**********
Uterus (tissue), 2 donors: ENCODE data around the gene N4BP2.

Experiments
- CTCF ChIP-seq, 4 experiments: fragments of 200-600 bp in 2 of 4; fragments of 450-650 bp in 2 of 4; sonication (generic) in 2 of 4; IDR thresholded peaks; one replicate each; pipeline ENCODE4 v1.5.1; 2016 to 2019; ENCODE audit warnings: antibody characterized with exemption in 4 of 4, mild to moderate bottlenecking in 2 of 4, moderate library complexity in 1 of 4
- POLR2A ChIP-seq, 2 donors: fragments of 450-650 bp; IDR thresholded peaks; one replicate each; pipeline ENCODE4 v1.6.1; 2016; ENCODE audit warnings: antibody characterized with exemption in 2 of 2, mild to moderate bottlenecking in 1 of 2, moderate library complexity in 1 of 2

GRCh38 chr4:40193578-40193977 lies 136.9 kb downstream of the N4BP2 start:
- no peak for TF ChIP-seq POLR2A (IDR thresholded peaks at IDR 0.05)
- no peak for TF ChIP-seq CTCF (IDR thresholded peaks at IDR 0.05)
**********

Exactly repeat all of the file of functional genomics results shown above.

Uterus (tissue), 2 donors: ENCODE data around the gene N4BP2.

Experiments
- CTCF ChIP-seq, 4 experiments: fragments of 200-600 bp in 2 of 4; fragments of 450-650 bp in 2 of 4; sonication (generic) in 2 of 4; IDR thresholded peaks; one replicate each; pipeline ENCODE4 v1.5.1; 2016 to 2019; ENCODE audit warnings: antibody characterized with exemption in 4 of 4, mild to moderate bottlenecking in 2 of 4, moderate library complexity in 1 of 4
- POLR2A ChIP-seq, 2 donors: fragments of 450-650 bp; IDR thresholded peaks; one replicate each; pipeline ENCODE4 v1.6.1; 2016; ENCODE audit warnings: antibody characterized with exemption in 2 of 2, mild to moderate bottlenecking in 1 of 2, moderate library complexity in 1 of 2

GRCh38 chr4:40193578-40193977 lies 136.9 kb downstream of the N4BP2 start:
- no peak for TF ChIP-seq POLR2A (IDR thresholded peaks at IDR 0.05)
- no peak for TF ChIP-seq CTCF (IDR thresholded peaks at IDR 0.05)